All About Communication!

While we often crave the bond between parents and children, we miss out on the struggles they have to go through. A toddler’s life is replete with learnings. How to hold a milk bottle, how to crawl, how to ask for what they want- there are tiny lessons to imbibe every minute! We’ve forgotten what this feels like. 

The only way to experience this as an adult would be to imagine eating a bowl of cereal in a zero-gravity zone, like a spaceship. How do you hold your spoon? How to ensure no spillage? See? That’s what a child is going through. Too many questions, too few correct answers!

Adding to the confusion, toddlers face another stiff challenge – the absence of communication. While meaningless garble sounds utterly cute to an adult, the child is attempting ways to be understood better rather than entertain. If lucky, a thought gets conveyed or is otherwise lost in well-intended but incoherent speech. Sometimes actions and gestures come to the rescue. It all appears mind-boggling from the eyes of the child. However, all is not lost.

Life can get simpler for a toddler, and the answer is hidden in the next stage of growth – communication.

The sooner children become adept at communicating, the less frustrated they are, the happier they feel, and the more they are in charge of their lives. 

An open, happy child progresses from one stage of learning to another in a gentle and stress-free environment.

Early stages of learning include mimicking a parent, elder sibling, relative or acquaintance. This learning is unconscious. Notice children play with talcum powder, lipsticks, wigs, their favorite mom or dad’s goggles and observe themselves in the mirror? It’s all a part of the big experiment – of growing up! They are essentially communicating with themselves first. In all these activities, they’re on their own. Imagination is their teacher.

The second way is playful and intentional teaching by a parent or an elder. This usually begins with familiarizing them with tiny words and a few simple do’s and don’ts.

So how can you introduce words to your children? 

  1. Daily Activities – Pick a repetitive activity – waking up, drinking milk, bathing, changing clothes, diapers, food, naps, play etc. While at it, talk to your child slowly and slip in a word or two as part of the daily activity. New words are easily absorbed if introduced naturally, as part of a routine activity. With the context established, memory retention is easy. Make reading with your baby a daily activity, even if its for 10 minutes a day. Constant involvement in the early stages of learning helps enhance the bond between parents and children.

Reading together is one of the best ways to strengthen emotional ties and nurture a love for books. 

  1.  Ask Questions – A good way to get conversation going, is to ask questions. Choose an activity like changing your baby’s clothes, powdering them, playing with them etc. You are spending quality time with your little one. Now ask your baby a question, and wait for a response.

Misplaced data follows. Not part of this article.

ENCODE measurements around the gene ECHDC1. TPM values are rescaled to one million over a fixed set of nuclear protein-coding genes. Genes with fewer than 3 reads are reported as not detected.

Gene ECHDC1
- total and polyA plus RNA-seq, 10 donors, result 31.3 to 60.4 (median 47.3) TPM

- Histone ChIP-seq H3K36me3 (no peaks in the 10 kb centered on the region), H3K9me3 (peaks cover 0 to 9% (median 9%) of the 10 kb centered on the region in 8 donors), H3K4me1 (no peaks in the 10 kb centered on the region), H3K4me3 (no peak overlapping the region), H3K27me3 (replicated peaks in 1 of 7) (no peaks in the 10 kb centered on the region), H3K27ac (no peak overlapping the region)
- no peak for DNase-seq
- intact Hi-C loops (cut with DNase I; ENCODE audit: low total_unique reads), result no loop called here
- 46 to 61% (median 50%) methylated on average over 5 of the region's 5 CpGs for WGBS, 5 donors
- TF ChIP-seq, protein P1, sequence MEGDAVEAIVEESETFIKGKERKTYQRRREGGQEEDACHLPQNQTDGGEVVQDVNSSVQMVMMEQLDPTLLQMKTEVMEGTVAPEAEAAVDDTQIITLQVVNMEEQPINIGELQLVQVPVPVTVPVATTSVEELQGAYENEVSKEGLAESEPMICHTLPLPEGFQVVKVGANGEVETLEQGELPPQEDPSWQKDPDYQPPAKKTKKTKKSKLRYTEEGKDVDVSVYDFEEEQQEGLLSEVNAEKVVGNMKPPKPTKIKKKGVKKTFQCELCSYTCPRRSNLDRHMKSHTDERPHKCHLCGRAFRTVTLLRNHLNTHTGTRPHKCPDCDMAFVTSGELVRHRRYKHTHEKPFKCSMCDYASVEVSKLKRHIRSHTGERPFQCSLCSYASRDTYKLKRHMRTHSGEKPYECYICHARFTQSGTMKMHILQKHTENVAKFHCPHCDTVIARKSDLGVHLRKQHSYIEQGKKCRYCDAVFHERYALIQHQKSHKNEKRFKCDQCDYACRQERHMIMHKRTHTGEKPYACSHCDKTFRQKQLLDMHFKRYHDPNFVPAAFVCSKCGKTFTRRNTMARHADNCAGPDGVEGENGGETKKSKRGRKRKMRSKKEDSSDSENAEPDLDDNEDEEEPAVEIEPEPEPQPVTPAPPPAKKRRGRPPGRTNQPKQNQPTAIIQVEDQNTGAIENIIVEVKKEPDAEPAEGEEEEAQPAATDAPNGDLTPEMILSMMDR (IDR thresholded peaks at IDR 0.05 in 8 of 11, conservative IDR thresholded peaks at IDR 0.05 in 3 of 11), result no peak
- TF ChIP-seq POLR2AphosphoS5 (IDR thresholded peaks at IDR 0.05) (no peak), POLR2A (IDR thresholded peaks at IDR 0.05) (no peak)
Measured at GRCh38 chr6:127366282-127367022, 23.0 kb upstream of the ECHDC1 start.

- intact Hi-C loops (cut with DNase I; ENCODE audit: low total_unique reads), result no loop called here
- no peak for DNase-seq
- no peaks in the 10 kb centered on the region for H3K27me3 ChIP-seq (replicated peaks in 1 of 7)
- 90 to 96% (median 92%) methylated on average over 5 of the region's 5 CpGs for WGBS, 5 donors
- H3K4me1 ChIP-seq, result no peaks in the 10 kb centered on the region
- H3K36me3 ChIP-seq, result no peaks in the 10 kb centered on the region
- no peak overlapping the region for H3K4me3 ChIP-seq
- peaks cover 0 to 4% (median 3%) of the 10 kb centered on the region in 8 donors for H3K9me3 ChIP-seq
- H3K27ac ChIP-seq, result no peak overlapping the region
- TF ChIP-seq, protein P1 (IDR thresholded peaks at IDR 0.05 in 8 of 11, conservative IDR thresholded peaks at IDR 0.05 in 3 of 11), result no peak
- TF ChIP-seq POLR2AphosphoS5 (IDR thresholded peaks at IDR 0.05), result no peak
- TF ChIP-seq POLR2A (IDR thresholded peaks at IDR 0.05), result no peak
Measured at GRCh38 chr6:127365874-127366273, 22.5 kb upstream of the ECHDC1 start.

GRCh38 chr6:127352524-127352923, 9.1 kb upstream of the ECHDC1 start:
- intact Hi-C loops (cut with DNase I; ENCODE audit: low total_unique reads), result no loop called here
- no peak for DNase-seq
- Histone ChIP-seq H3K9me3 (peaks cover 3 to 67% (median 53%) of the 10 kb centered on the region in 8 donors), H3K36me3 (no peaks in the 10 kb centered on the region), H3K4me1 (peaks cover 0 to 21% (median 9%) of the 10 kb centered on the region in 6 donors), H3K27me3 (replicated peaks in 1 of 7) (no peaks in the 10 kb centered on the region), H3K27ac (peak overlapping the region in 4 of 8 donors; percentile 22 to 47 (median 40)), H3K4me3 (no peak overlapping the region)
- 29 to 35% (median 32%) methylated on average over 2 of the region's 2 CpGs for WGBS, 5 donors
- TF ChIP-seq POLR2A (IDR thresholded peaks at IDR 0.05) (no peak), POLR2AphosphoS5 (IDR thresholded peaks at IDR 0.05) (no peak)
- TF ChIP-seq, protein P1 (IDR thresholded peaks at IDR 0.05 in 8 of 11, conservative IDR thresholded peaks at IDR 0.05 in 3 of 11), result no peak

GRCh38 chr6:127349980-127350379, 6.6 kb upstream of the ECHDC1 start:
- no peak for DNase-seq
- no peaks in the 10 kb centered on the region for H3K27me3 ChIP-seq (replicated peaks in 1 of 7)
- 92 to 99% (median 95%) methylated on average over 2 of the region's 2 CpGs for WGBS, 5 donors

Support and acknowledge with a smile, a nod, an animated look of surprise & joy. Follow up with another question. Attune body language, tone and expression for your child to open up and respond with enthusiasm. 

For example, if your baby is babbling away into a toy phone, you could ask ‘Are you busy on the phone?’ Wait for an answer. Then you could ask, ‘Shall I come back in 5 minutes?’ Gesture 5 with your fingers. This will help the child understand that 5 minutes is a sort of waiting period. 

Another example – point to two colors of cups, cutlery or toys and ask your child to choose. ‘Which one do you want, red or yellow?’. Let them choose. This exercise familiarizes them to colors. Build similar exercises to encourage your child to converse meaningfully.

Build a conversation time into your routine, one between your baby and you, when you speak and listen, for them to hear and be heard. 

  1. Rhymes – Sing rhymes is one of the best ways to consolidate the bond between parents and children. Go slow. Even if your baby may not be able to repeat all the words correctly, some will register in their little minds. To make this a vivid and fun experience, relate a few specific words in the rhyme to their meaning in the real world. For example, if you sing a rhyme about a tea pot, show them the one at home. 
  1. Slow Learning is Fine – A few children may learn to speak early, as early as 8 -10 months of age. Others may take longer than normal. Some may begin to walk early instead. For some, both may take longer than usual. Continue to introduce them to new words. Always be joyful, pleasant and expressive around them. 

Stay in regular consultation with a pediatrician for correct assessment, rather than fear an outcome. 

  1.  Their Physical World is Irreplaceable – Tiny words such as dog, cat, cow, milk, ball etc, can be taught by showing them objects physically or in a book. Avoid introducing these objects over a laptop screen. Show them in reality, in three dimensions and react to them.

Children mimic parents. Today the parents are glued to digital devices. Peering into their parents’ devices may temporarily quieten and engage a child. However, too much exposure to the digital world may also make them socially awkward and withdrawn in the real world.In order to strengthen the bond between parents and children, make efforts and provide them with a healthy mix of both worlds.

Maintain a healthy work-life balance. Set work aside and spend quality time with your children every day.

For an irreplaceable bond between parents and children, it is crucial to foster stable and consistent emotional relationships right from the start. Communication is key for healthy socio-personal growth. Start early and see efforts bear fruit!

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